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As a practitioner, he was judicious, careful, honest, and remarkably humane to the poor; as a friend, obliging and communicative; cheerful and decent in conversation ; severe and strict in his morals, and attentive to fulfil with propriety all the various duties of life.

of Animals and Vegetables.' This was a performance I had long wished to see, and lately was so lucky as to meet with it; since which time, I could not help resolving to address the learned Author, and humbly beg the favour of his correspondence, that I might have an opportunity from time to time of laying open my difficulties in any enquiries of that kind to him, and begging his assistance and advice. At the same time, I must own, I am but poorly qualified to make proper and suitable returns for such a favour; but if accounts of any of our Vegetable, Animal, or Mineral Productions, would be acceptable, I should take the greatest and most sensible pleasure to procure or make out such as might be agreeable of such things as may fall under my notice. It is now about three years and an half since I first arrived in South Carolina, where I have practised Physic ever since, and employed every spare hour in Botany; but my progress has been much retarded for want of the proper books and assistances. There is only my learned and ingenious friend the Honourable Dr. Bull, who knows the least lota of Botany or any part of Natural History here, which, with my small Botanical Library (which only consisted of Tournefort, Ray, and Lin. Fund. Botan. with the Flora Virgin. Gron.), was a great hindrance and loss to a beginner. I have lately had a copy of all Linnæus's Works, except the late performance of the Species Plantarum, which I have only just heard of in a Letter from a German Correspondent. This last year I was obliged to leave Carolina, and go to the Northern Colonies, in search of a cooler and freer air, on the account of health; and as soon as my health and strength would permit, I travelled over most of the adjacent countries in search of their Vegetable Productions, and met with many curious things, some of which we have not here. In the Province of New York I met with the Honourable Cadwallader Colden, a truly great Philosopher and very accurato and ingenious Botanist; as witness his Philosophical performances, and his ‘Genera Plantarum, published in the ‘Acta Upsaliensa.' I could not help being greatly pleased, and at the same time chagrined, at the account which he gave me of Dr. Kalm the Swede, who is just now publishing his Collections, made in our Colonies, in the Swedish Language, by the particular desire of his King. This will not only give them the glory and honour of such public undertakings, but the sple advantage of what observations he may have made. This looks as if we must be obliged to strangers to point out our own richness, and shew us the advantages of what we ourselves possess.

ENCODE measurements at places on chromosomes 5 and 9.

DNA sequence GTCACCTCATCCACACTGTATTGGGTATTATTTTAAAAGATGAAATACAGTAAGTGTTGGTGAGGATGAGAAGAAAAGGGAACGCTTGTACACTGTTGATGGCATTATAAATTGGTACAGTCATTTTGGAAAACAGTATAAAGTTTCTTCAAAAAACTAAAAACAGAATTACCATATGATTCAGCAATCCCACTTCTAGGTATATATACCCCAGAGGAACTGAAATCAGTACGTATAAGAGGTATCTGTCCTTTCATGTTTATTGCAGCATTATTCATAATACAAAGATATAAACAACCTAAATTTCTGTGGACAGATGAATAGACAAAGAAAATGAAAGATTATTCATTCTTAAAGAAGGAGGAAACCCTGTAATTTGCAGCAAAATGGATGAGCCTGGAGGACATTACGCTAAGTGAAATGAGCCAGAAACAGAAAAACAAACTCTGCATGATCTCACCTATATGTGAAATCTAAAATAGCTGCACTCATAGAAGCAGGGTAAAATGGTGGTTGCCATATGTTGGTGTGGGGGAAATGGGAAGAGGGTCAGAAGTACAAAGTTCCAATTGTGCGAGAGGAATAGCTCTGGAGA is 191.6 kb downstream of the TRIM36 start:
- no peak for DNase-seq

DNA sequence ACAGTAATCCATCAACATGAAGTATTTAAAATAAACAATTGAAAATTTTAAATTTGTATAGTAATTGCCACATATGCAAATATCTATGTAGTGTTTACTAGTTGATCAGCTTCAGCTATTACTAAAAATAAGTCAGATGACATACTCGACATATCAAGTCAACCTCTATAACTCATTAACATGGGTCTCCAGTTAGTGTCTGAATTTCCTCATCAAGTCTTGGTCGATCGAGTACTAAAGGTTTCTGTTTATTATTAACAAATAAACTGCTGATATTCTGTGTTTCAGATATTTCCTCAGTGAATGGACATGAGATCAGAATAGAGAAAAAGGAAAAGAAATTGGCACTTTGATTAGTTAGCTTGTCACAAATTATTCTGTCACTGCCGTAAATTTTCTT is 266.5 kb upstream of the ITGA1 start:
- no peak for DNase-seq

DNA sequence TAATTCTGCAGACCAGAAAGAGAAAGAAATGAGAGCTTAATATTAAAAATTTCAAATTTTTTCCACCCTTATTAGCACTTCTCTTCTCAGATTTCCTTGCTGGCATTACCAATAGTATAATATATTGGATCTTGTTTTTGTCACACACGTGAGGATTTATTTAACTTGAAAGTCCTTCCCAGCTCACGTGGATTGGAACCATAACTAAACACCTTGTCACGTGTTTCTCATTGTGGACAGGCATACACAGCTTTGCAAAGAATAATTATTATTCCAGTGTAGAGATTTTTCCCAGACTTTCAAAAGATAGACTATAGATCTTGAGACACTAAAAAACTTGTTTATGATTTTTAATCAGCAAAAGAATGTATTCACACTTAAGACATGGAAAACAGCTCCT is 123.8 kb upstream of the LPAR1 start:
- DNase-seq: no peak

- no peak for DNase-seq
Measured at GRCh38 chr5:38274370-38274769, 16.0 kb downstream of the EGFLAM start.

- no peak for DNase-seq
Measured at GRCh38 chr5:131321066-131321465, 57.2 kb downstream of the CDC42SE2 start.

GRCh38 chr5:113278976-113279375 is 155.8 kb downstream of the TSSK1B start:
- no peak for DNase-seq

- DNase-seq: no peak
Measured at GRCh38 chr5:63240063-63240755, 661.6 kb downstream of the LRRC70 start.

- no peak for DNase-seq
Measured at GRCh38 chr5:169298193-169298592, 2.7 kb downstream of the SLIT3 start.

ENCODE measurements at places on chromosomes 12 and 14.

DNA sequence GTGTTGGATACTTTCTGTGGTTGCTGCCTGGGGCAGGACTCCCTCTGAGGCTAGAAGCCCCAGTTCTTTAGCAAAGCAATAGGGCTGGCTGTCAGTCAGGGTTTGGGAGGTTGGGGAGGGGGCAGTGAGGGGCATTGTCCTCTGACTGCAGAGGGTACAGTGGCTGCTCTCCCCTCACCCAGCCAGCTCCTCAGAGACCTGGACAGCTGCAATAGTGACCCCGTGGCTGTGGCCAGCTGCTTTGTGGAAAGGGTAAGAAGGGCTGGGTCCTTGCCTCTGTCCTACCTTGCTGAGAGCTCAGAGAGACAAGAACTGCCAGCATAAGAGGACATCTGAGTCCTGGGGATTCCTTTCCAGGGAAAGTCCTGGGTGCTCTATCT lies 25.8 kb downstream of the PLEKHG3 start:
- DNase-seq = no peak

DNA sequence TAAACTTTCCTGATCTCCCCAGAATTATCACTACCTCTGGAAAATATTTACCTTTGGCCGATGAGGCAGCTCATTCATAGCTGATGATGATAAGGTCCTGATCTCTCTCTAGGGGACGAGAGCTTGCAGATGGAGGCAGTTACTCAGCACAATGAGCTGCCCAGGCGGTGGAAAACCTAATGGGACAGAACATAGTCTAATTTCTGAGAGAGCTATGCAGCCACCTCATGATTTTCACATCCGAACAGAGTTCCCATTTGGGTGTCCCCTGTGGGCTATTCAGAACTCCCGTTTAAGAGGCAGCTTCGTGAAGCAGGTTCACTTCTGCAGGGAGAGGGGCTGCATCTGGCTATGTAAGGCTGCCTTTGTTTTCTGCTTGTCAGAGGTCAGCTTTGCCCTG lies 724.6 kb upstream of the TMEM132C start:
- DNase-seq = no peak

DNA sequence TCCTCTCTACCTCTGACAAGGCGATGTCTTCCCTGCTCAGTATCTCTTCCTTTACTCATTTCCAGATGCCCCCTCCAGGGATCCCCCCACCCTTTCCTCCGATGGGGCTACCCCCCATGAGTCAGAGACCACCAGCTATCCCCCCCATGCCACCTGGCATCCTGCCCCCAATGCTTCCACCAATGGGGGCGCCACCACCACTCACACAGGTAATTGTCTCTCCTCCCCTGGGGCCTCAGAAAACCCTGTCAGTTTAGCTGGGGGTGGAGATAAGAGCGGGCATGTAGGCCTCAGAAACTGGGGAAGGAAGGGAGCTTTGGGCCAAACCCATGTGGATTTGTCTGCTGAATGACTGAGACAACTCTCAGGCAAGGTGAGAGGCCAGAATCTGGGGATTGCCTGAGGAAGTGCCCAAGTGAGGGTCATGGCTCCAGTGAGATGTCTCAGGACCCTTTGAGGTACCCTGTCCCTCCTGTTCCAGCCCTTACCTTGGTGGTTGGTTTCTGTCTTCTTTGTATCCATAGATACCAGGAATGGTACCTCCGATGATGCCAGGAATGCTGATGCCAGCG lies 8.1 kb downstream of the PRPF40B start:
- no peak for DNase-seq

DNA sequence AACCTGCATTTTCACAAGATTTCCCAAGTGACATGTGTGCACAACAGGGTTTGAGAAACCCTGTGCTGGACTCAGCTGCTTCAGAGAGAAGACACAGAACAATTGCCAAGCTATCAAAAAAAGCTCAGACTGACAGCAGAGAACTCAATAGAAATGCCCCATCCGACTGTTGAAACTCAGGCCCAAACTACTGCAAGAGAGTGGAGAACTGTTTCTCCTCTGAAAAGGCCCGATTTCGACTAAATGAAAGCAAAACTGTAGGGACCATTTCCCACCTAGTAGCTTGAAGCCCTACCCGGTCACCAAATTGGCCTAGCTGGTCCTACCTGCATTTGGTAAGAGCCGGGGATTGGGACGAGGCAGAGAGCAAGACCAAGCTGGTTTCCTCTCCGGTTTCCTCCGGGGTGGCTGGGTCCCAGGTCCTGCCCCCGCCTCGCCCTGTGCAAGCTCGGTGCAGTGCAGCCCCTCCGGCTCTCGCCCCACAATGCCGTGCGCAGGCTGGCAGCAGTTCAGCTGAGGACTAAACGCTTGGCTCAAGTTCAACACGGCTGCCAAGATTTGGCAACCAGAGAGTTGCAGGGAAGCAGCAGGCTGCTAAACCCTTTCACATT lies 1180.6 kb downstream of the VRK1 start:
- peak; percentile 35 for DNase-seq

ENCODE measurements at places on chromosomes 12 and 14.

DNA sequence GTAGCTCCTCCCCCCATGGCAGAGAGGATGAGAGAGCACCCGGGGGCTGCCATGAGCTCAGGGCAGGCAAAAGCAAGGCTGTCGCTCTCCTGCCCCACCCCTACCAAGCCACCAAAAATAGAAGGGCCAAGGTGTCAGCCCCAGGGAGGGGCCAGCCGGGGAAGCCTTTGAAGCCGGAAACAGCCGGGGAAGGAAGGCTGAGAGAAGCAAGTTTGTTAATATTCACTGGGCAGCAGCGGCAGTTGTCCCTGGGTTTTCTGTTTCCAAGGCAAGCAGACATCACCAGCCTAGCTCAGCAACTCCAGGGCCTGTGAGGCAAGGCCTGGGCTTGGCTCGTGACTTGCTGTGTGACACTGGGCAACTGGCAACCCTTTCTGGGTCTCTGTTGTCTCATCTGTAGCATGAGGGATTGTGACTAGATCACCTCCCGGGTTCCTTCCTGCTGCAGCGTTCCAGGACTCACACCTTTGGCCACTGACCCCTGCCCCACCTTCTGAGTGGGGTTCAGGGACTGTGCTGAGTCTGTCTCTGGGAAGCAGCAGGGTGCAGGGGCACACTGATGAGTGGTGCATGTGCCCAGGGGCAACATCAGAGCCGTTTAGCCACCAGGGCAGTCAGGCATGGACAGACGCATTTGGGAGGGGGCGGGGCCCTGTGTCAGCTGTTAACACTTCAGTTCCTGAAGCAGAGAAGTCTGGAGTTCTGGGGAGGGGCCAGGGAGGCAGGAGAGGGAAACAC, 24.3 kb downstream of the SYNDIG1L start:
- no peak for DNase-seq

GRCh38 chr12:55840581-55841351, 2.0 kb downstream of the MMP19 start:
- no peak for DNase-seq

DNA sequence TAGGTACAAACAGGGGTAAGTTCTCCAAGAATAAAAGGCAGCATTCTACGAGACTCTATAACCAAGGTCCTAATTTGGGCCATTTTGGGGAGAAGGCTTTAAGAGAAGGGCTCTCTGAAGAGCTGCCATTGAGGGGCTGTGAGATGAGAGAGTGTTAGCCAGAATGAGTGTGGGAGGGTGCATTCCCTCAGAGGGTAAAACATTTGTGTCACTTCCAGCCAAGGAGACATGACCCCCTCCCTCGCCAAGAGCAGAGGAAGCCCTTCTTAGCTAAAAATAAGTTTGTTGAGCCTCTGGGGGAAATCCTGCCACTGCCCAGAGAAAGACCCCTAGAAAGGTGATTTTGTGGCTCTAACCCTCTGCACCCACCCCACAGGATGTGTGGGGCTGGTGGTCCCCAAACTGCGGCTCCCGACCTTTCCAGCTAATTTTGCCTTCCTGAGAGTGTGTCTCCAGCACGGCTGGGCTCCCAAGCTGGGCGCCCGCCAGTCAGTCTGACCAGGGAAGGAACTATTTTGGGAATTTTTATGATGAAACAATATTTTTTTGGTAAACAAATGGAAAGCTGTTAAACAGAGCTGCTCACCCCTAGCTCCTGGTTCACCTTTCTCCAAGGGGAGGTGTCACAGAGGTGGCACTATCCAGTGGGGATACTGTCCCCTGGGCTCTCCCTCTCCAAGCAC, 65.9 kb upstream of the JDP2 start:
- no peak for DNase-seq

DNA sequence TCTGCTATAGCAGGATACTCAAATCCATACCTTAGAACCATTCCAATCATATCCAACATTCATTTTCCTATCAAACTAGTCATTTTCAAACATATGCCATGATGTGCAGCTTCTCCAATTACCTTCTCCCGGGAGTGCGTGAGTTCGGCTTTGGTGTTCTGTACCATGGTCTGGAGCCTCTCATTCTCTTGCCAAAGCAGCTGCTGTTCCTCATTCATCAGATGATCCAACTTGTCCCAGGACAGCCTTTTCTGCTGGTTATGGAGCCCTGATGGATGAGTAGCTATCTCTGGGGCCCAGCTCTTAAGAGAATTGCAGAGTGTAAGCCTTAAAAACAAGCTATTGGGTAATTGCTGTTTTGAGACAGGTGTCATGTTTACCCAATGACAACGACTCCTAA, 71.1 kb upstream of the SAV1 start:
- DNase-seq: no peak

Some.

In 1769, he proposed to retire from business and from London, for the sake of his health; and, having disposed of most of his books and his fossils with that view, went to Bristol: but soon found it inconsistent with his happiness to forsake all the advantages which a long residence in the capital, and the many connexions he had formed, had rendered habitual to him. He therefore returned to his old house; and died in it, after a week's illness, April 4, 1770. By his last will, dated in October 1766, he

gave his whole property to Mrs. Parsons; and, in case of her death before him, to Miss Mary Reynolds, her only sister, “ in recompence for her affectionate attention to him and to his wife, for a long course of years, in sickness and in health.”

Something similar to this will soon be seen in Dr. Loefling's Voyage to our Íslands and the Spanish Main, especially while he is to be supported by the Royal bounty. And have not we lands that would produce most of these vegetables that the Spaniards just now reap such advantage from? Yes, surely we have; but, as we are ignorant of the proper method of curing and manufacturing them, our people are deterred from running the risk of losing money, labour, or time, in this slow way of getting knowledge of them by experiment, while they have some other commodities that answer tolerably well in the mean time. -Mr. Clayton in Virginia, and John Bartram in Pennsylvania, are the only Botanists or Naturalists that I know of, besides Mr. Colden, on the Continent. And I doubt not but you are well acquainted with the character and genius of both these men. Mr. Bartram is certainly a most surprizing man, who, without any assistance of conversation or of books (he understands a very little botanical Latin), should have arrived at so great a knowledge of Plants, especially in a systematical way. It is a great pity that he does not understand Mr. Loefling's Dissertation on Gems; for I am fully persuaded he is amongst the best qualified men to improve that part of the science. How often have I been pleased, delighted, and instructed, by many of his lively and strong natural thoughts on gems, izs to their structure, use, time, and properties! I shall not detain you longer, but again beg leave to request the favour of your correspondence, and your forgiveness for this trouble. I am, with great esteem, Sir, your most obedient and very humble servant, ALEXANDER GARDEN.

Charles Town, South Carolina, May 5, 1755."